I learnt from the Knox family that anyone can build a house. It was an awesome thing to find out at 19 years old. Very empowering!

To make some money I started to make pots to sell at the St Andrews market. Shane Pugh (son of Clifton) had started the market for the local community.

My mother had a show scheduled at Potters Cottage in 1978 and she invited me to join her.

For the exhibition I gave myself the challenge of making work unlike anything I had ever seen before. It was a huge risk. It could go really badly!

I combined rubber gorillas in ballet tutus, superman dolls, ceramic buildings, poetry stamped on the sides. Small worlds each with their own story.

The show was a great success.

After that I took every opportunity to play.

I was a “Flaming Star” – a duet with Toni Edwards. I was a yodelling, whip-cracking cowgirl.

We performed at the Flying Trapeze Cabaret Cafe in Brunswick Street Fitzroy, and then at the Last Laugh, Smith Street, Collingwood.

Even though I loved performing I didn’t like the lifestyle.


After I retired from the showbiz life I returned to the studio.

I entered every show, every competition, said yes to everything!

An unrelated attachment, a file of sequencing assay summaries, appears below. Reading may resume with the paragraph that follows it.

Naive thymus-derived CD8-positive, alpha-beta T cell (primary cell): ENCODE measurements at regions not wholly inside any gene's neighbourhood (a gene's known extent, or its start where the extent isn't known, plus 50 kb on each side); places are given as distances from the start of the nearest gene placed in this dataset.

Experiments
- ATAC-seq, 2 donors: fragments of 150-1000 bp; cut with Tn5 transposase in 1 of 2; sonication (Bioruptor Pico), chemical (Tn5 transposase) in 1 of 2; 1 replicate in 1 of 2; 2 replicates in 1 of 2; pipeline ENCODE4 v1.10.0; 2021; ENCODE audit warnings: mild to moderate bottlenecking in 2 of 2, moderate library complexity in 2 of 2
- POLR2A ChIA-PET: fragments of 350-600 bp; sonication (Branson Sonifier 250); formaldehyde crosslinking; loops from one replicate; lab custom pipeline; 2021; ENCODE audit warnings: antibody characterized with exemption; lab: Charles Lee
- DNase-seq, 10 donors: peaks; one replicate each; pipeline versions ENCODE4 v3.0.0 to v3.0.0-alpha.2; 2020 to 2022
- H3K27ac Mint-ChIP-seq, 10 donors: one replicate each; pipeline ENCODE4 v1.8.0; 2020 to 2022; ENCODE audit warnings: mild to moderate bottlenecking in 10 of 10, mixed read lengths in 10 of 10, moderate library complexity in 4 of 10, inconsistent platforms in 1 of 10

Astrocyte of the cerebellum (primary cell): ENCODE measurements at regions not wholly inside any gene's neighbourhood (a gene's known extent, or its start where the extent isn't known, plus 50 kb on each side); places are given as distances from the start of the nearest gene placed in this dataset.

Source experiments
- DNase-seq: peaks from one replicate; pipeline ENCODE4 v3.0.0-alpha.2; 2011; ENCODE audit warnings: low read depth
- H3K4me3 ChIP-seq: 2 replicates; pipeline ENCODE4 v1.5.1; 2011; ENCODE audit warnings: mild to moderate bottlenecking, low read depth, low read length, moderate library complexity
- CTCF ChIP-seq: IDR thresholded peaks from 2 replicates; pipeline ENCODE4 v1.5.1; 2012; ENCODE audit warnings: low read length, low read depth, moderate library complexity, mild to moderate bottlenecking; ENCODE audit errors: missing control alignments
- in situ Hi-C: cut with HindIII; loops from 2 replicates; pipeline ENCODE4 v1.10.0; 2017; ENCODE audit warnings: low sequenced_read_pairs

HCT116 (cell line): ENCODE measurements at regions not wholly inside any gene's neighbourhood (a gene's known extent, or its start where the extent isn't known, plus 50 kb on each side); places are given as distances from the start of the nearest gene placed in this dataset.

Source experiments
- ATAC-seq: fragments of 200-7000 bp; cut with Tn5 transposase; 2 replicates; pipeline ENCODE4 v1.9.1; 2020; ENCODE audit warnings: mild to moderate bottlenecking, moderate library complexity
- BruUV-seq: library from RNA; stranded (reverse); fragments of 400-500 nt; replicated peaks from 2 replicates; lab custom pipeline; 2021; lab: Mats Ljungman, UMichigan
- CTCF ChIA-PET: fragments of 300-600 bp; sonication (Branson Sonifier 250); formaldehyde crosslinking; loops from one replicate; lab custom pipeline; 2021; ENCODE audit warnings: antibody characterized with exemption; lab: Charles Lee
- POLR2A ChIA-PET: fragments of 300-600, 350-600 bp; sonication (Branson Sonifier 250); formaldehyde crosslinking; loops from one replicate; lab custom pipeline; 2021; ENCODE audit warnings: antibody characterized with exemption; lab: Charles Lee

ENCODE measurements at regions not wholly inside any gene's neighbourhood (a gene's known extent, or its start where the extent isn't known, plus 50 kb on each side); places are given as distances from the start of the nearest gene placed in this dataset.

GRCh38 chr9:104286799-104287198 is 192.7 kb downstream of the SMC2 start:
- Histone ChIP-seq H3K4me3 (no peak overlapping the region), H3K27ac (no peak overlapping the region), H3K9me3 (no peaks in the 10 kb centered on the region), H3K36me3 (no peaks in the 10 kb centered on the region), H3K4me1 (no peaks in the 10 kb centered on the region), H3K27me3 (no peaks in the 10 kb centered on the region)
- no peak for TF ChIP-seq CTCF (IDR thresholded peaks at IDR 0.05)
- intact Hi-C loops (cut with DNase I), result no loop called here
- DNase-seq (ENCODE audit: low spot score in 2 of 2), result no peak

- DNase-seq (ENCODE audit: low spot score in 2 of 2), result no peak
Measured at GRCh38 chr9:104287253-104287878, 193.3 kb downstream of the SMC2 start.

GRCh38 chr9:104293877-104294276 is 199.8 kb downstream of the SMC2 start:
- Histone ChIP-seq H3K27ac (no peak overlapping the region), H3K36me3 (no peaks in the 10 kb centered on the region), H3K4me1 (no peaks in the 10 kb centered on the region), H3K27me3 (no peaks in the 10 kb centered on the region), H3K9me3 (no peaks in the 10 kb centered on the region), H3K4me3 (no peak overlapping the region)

I applied to the Australia Council for a professional development grant to make life-sized ceramic furniture.

I was awarded the grant – I had asked for $1,600.

When the Meat Market Craft Centre began in North Melbourne I held the first solo exhibition there in the Blackwood Street Gallery.

I learnt about making the show, publicizing a show, setting up a show. The opening, manning the exhibition and selling the work.

It was hard work and I resolved never to do that again!

I made the ceramic furniture – the Chest of Drawers was acquired by the Shepparton Art Museum to join their collection of Australian Ceramics.

Ken Scarlett, the director of the Gryphon Gallery, Melbourne State College, bought “Stemmed Creature” for the Victorian State Craft Collection, and offered me a show with Pamela Irving at the Gryphon Gallery.

Works were bought for the Ballarat Art gallery and the Geelong Art Gallery.

After that show, Christine Abrahams offered me a show of paintings at her gallery in Richmond.

I made the paintings and also “snuck” in a few large ceramic sculptures. “Long Tall Sally” was bought by the NGV, and “Person with Pink Torso” was bought by the ANG. Of course I was thrilled!

In 1985, I applied for and was awarded a travel grant from the Australia Council. I travelled to Europe where I studied Outsider Artists and art.

I spent 9 months in Italy, Holland, France and Spain.